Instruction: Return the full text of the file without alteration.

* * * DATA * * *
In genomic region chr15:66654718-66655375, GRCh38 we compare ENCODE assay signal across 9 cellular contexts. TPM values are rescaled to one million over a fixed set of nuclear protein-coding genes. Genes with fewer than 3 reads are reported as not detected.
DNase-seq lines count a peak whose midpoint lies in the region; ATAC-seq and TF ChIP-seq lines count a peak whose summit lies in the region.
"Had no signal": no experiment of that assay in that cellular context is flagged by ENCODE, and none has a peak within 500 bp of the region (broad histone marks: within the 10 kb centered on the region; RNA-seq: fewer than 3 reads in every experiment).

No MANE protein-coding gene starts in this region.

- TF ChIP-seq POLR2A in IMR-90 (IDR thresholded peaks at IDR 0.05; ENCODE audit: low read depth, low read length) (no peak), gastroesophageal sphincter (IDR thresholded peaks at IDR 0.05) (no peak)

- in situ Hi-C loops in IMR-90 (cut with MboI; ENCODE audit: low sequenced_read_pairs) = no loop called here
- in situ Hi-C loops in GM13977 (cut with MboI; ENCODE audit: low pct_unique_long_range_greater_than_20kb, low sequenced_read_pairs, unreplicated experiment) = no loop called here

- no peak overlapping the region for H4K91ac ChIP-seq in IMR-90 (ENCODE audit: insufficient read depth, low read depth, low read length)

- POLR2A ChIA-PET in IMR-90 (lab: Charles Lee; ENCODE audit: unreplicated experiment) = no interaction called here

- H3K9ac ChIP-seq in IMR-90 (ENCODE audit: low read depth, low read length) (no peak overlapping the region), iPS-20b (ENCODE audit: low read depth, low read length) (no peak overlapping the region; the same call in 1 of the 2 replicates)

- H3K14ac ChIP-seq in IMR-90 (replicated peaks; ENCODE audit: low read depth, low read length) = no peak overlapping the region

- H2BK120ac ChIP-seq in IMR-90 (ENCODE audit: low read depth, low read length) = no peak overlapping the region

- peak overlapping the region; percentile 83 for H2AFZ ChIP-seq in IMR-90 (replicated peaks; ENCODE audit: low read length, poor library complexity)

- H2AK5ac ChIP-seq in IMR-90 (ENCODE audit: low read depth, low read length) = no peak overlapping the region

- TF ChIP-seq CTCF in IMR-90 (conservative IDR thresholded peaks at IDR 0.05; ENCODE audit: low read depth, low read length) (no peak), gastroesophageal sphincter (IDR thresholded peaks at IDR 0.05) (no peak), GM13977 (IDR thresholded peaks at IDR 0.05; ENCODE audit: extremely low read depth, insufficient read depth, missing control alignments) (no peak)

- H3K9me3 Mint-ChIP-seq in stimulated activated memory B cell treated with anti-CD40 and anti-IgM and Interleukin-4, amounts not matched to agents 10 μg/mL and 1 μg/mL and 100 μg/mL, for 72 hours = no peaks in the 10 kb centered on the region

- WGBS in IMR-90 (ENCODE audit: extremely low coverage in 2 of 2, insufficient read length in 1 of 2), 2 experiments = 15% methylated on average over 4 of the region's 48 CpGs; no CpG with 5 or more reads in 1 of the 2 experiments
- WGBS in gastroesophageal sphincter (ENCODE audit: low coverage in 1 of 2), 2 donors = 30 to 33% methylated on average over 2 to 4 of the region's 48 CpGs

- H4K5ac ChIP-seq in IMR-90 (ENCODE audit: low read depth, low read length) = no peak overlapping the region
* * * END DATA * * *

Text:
In genomic region chr15:66654718-66655375, GRCh38 we compare ENCODE assay signal across 9 cellular contexts. TPM values are rescaled to one million over a fixed set of nuclear protein-coding genes. Genes with fewer than 3 reads are reported as not detected.
DNase-seq lines count a peak whose midpoint lies in the region; ATAC-seq and TF ChIP-seq lines count a peak whose summit lies in the region.
"Had no signal": no experiment of that assay in that cellular context is flagged by ENCODE, and none has a peak within 500 bp of the region (broad histone marks: within the 10 kb centered on the region; RNA-seq: fewer than 3 reads in every experiment).

No MANE protein-coding gene starts in this region.

- TF ChIP-seq POLR2A in IMR-90 (IDR thresholded peaks at IDR 0.05; ENCODE audit: low read depth, low read length) (no peak), gastroesophageal sphincter (IDR thresholded peaks at IDR 0.05) (no peak)

- in situ Hi-C loops in IMR-90 (cut with MboI; ENCODE audit: low sequenced_read_pairs) = no loop called here
- in situ Hi-C loops in GM13977 (cut with MboI; ENCODE audit: low pct_unique_long_range_greater_than_20kb, low sequenced_read_pairs, unreplicated experiment) = no loop called here

- no peak overlapping the region for H4K91ac ChIP-seq in IMR-90 (ENCODE audit: insufficient read depth, low read depth, low read length)

- POLR2A ChIA-PET in IMR-90 (lab: Charles Lee; ENCODE audit: unreplicated experiment) = no interaction called here

- H3K9ac ChIP-seq in IMR-90 (ENCODE audit: low read depth, low read length) (no peak overlapping the region), iPS-20b (ENCODE audit: low read depth, low read length) (no peak overlapping the region; the same call in 1 of the 2 replicates)

- H3K14ac ChIP-seq in IMR-90 (replicated peaks; ENCODE audit: low read depth, low read length) = no peak overlapping the region

- H2BK120ac ChIP-seq in IMR-90 (ENCODE audit: low read depth, low read length) = no peak overlapping the region

- peak overlapping the region; percentile 83 for H2AFZ ChIP-seq in IMR-90 (replicated peaks; ENCODE audit: low read length, poor library complexity)

- H2AK5ac ChIP-seq in IMR-90 (ENCODE audit: low read depth, low read length) = no peak overlapping the region

- TF ChIP-seq CTCF in IMR-90 (conservative IDR thresholded peaks at IDR 0.05; ENCODE audit: low read depth, low read length) (no peak), gastroesophageal sphincter (IDR thresholded peaks at IDR 0.05) (no peak), GM13977 (IDR thresholded peaks at IDR 0.05; ENCODE audit: extremely low read depth, insufficient read depth, missing control alignments) (no peak)

- H3K9me3 Mint-ChIP-seq in stimulated activated memory B cell treated with anti-CD40 and anti-IgM and Interleukin-4, amounts not matched to agents 10 μg/mL and 1 μg/mL and 100 μg/mL, for 72 hours = no peaks in the 10 kb centered on the region

- WGBS in IMR-90 (ENCODE audit: extremely low coverage in 2 of 2, insufficient read length in 1 of 2), 2 experiments = 15% methylated on average over 4 of the region's 48 CpGs; no CpG with 5 or more reads in 1 of the 2 experiments
- WGBS in gastroesophageal sphincter (ENCODE audit: low coverage in 1 of 2), 2 donors = 30 to 33% methylated on average over 2 to 4 of the region's 48 CpGs

- H4K5ac ChIP-seq in IMR-90 (ENCODE audit: low read depth, low read length) = no peak overlapping the region